Bannister came to the Iffley Road track in Oxford on May 6, 1954, for the annual match between the Amateur Athletic Association and Oxford University. Bannister was running for the Amateur Athletic Association and against his alma mater, Oxford University. The conditions that day were far from ideal. It had been windy and raining, and a considerable crosswind was still blowing across the track as the mile race was set to begin. At precisely 6pm, the starting gun was fired. Bannister had planned the race very carefully. He was aided by Chris Brasher, a former Cambridge runner who acted as a pacemaker. For the first half-mile, Brasher led the field, with Bannister a close second. Then, another runner took up the lead and reached the three-quarter-mile mark in 3 minutes .4 seconds. Bannister passed the mark at 3 minutes .7 seconds. Then, as he had planned, Bannister took the lead with about 350 yards to go and sprinted past an unofficial timekeeper at the 1,500-meter mark in 3 minutes 43 seconds, thus equaling the world’s record for that distance. Then, Bannister poured it on, throwing in all his reserves. When he broke the tape the time was 3 minutes 59.4 seconds. The announcer didn’t even get the whole time out before the crown erupted. All they needed to hear was “three minutes.” The rest didn’t matter, because the record had been broken!! Bannister’s official time was 3 minutes 59.4 seconds. It was very close to the 4-minute mark, but that didn’t matter, because .6 seconds still made it under four minutes. As soon as the first part of his score was the crown went wild!!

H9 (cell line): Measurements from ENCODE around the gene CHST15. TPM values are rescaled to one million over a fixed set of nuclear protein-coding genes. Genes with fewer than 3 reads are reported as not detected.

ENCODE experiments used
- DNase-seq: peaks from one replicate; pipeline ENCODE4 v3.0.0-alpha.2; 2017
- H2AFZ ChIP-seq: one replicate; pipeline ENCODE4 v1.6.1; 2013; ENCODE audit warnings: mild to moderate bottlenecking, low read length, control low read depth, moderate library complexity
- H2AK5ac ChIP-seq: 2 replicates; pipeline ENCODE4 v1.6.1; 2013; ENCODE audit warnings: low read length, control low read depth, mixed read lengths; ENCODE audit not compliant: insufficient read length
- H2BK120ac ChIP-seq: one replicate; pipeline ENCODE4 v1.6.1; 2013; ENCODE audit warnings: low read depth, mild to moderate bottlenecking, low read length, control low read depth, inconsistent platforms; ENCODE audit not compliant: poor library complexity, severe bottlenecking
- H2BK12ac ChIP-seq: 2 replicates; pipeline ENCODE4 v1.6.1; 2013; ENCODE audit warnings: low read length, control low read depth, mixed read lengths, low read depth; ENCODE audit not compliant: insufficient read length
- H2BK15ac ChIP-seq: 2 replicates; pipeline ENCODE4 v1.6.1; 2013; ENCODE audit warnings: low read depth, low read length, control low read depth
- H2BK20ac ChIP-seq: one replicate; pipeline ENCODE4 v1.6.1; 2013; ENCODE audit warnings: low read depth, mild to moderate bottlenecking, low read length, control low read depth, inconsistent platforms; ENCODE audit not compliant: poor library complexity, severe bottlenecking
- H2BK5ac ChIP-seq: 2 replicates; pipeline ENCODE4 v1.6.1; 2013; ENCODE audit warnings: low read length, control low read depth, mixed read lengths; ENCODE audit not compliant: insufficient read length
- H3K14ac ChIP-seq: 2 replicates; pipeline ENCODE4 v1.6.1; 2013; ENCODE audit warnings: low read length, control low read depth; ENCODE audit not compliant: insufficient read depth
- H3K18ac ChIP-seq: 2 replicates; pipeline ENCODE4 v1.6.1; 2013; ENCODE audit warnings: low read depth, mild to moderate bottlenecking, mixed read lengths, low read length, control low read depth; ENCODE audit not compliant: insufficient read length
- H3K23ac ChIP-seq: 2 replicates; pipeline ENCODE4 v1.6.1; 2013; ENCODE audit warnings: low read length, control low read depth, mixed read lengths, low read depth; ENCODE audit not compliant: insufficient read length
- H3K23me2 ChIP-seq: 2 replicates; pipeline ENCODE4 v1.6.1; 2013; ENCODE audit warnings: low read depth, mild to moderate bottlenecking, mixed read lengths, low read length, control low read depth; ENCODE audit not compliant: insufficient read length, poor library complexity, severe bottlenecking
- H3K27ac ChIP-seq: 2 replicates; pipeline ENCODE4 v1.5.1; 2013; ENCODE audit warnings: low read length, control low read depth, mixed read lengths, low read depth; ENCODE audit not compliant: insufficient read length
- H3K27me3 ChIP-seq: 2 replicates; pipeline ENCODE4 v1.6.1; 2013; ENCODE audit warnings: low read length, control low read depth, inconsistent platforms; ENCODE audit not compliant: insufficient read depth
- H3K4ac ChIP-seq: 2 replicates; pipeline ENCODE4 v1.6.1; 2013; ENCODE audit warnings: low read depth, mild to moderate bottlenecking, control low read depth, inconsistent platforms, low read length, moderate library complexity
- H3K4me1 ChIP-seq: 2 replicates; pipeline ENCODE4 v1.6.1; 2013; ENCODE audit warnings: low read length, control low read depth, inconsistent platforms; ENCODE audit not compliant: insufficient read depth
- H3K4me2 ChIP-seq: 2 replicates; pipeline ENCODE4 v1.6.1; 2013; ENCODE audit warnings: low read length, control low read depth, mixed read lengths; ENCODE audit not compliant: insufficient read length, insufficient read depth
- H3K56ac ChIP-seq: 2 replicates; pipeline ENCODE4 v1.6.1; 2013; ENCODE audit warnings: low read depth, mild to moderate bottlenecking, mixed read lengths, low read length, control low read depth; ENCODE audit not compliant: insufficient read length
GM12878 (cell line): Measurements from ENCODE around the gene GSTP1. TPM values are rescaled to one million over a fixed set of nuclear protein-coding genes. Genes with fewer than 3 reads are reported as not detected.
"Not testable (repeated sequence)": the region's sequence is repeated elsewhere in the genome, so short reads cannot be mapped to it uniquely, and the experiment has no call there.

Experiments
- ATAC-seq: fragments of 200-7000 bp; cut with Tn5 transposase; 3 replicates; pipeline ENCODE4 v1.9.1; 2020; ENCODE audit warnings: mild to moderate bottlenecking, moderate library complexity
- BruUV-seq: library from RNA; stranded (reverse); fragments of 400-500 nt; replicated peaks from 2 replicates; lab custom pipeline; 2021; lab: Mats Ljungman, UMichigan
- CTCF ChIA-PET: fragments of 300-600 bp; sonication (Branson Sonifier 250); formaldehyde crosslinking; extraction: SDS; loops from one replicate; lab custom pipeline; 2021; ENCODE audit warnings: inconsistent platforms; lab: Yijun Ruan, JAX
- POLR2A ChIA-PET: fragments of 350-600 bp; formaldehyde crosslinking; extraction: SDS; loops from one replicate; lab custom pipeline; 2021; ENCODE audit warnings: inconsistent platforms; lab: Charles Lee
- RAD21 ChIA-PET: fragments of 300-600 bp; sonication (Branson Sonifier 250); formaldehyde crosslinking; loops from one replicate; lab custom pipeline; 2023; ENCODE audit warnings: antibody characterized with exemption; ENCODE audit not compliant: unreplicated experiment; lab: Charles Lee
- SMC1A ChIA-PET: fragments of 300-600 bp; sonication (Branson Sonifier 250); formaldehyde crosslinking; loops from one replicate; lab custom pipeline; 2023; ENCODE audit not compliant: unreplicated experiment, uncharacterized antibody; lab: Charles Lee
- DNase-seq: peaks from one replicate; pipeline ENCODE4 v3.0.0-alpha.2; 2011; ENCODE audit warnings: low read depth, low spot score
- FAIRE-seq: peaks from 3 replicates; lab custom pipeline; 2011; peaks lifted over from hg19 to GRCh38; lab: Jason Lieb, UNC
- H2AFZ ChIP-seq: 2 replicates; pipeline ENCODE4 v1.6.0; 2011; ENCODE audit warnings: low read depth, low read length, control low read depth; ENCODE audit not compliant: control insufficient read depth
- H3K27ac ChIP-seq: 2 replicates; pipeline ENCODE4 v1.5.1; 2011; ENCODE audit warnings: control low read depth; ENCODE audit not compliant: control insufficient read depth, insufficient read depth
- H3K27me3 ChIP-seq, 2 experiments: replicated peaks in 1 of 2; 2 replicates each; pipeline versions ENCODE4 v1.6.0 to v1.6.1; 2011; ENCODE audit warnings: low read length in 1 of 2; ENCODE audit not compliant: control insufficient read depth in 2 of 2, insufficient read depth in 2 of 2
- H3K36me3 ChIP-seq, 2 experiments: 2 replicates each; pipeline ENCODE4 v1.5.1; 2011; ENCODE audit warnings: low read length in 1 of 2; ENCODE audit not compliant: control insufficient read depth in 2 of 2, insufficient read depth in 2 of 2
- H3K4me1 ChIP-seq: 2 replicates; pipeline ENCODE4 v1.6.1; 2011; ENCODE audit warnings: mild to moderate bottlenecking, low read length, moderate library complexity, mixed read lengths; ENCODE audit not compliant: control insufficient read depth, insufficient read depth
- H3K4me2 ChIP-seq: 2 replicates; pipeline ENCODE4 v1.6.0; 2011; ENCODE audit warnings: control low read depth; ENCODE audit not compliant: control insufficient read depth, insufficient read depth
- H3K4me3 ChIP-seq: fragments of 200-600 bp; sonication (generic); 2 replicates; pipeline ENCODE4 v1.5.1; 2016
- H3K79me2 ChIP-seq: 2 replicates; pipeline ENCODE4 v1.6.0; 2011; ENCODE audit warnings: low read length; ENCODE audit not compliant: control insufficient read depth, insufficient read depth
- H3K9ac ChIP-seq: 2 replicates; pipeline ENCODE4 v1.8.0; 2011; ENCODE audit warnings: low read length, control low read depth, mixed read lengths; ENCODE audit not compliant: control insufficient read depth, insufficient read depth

Bannister went on to win British and Empire championships in the mile run, and the European title in the 1,500-meter event in 1954. That was all it took for him. Going out on top, Bannister retired from athletic competition at the end of 1954, to pursue his medical career full time. He wrote a book about his experience in 1955, called The Four Minute Mile. Bannister went on to earn a medical degree from Oxford and became a neurologist. In 1955, Bannister married the Swedish artist Moyra Elver Jacobsson in Basel, Switzerland. Together they had four children…Carol Bannister (born 1957), Clive Bannister (born 1959), Thurstan Bannister (born 1960), and Charlotte Bannister (born 1963). In 1975, he was knighted by Queen Elizabeth II. He died of pneumonia at the John Radcliffe Hospital in Oxford on March 3, 2018.